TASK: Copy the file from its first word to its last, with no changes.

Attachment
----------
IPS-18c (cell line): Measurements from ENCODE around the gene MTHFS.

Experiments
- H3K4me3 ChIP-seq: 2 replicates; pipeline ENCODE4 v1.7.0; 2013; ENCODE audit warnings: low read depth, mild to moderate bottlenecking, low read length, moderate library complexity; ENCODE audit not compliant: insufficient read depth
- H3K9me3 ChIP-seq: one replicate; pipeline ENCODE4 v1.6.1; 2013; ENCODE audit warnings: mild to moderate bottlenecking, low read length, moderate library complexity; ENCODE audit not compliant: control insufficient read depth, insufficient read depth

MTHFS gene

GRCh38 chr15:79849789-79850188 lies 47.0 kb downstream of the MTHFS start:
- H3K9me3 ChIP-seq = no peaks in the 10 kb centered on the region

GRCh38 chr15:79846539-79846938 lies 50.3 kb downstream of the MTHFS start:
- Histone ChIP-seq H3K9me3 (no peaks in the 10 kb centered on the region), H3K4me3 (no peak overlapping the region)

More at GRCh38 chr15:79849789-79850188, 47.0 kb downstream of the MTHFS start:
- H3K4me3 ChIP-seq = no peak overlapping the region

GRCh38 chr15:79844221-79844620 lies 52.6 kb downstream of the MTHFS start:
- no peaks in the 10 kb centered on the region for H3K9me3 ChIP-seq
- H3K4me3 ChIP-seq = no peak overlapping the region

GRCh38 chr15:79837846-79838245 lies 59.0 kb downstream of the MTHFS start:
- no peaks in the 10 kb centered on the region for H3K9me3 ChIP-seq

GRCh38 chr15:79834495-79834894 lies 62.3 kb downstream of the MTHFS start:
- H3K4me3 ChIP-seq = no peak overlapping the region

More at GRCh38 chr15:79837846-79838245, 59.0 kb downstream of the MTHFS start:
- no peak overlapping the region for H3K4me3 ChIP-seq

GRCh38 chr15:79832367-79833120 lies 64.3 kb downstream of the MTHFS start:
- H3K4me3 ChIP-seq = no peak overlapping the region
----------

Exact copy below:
IPS-18c (cell line): Measurements from ENCODE around the gene MTHFS.

Experiments
- H3K4me3 ChIP-seq: 2 replicates; pipeline ENCODE4 v1.7.0; 2013; ENCODE audit warnings: low read depth, mild to moderate bottlenecking, low read length, moderate library complexity; ENCODE audit not compliant: insufficient read depth
- H3K9me3 ChIP-seq: one replicate; pipeline ENCODE4 v1.6.1; 2013; ENCODE audit warnings: mild to moderate bottlenecking, low read length, moderate library complexity; ENCODE audit not compliant: control insufficient read depth, insufficient read depth

MTHFS gene

GRCh38 chr15:79849789-79850188 lies 47.0 kb downstream of the MTHFS start:
- H3K9me3 ChIP-seq = no peaks in the 10 kb centered on the region

GRCh38 chr15:79846539-79846938 lies 50.3 kb downstream of the MTHFS start:
- Histone ChIP-seq H3K9me3 (no peaks in the 10 kb centered on the region), H3K4me3 (no peak overlapping the region)

More at GRCh38 chr15:79849789-79850188, 47.0 kb downstream of the MTHFS start:
- H3K4me3 ChIP-seq = no peak overlapping the region

GRCh38 chr15:79844221-79844620 lies 52.6 kb downstream of the MTHFS start:
- no peaks in the 10 kb centered on the region for H3K9me3 ChIP-seq
- H3K4me3 ChIP-seq = no peak overlapping the region

GRCh38 chr15:79837846-79838245 lies 59.0 kb downstream of the MTHFS start:
- no peaks in the 10 kb centered on the region for H3K9me3 ChIP-seq

GRCh38 chr15:79834495-79834894 lies 62.3 kb downstream of the MTHFS start:
- H3K4me3 ChIP-seq = no peak overlapping the region

More at GRCh38 chr15:79837846-79838245, 59.0 kb downstream of the MTHFS start:
- no peak overlapping the region for H3K4me3 ChIP-seq

GRCh38 chr15:79832367-79833120 lies 64.3 kb downstream of the MTHFS start:
- H3K4me3 ChIP-seq = no peak overlapping the region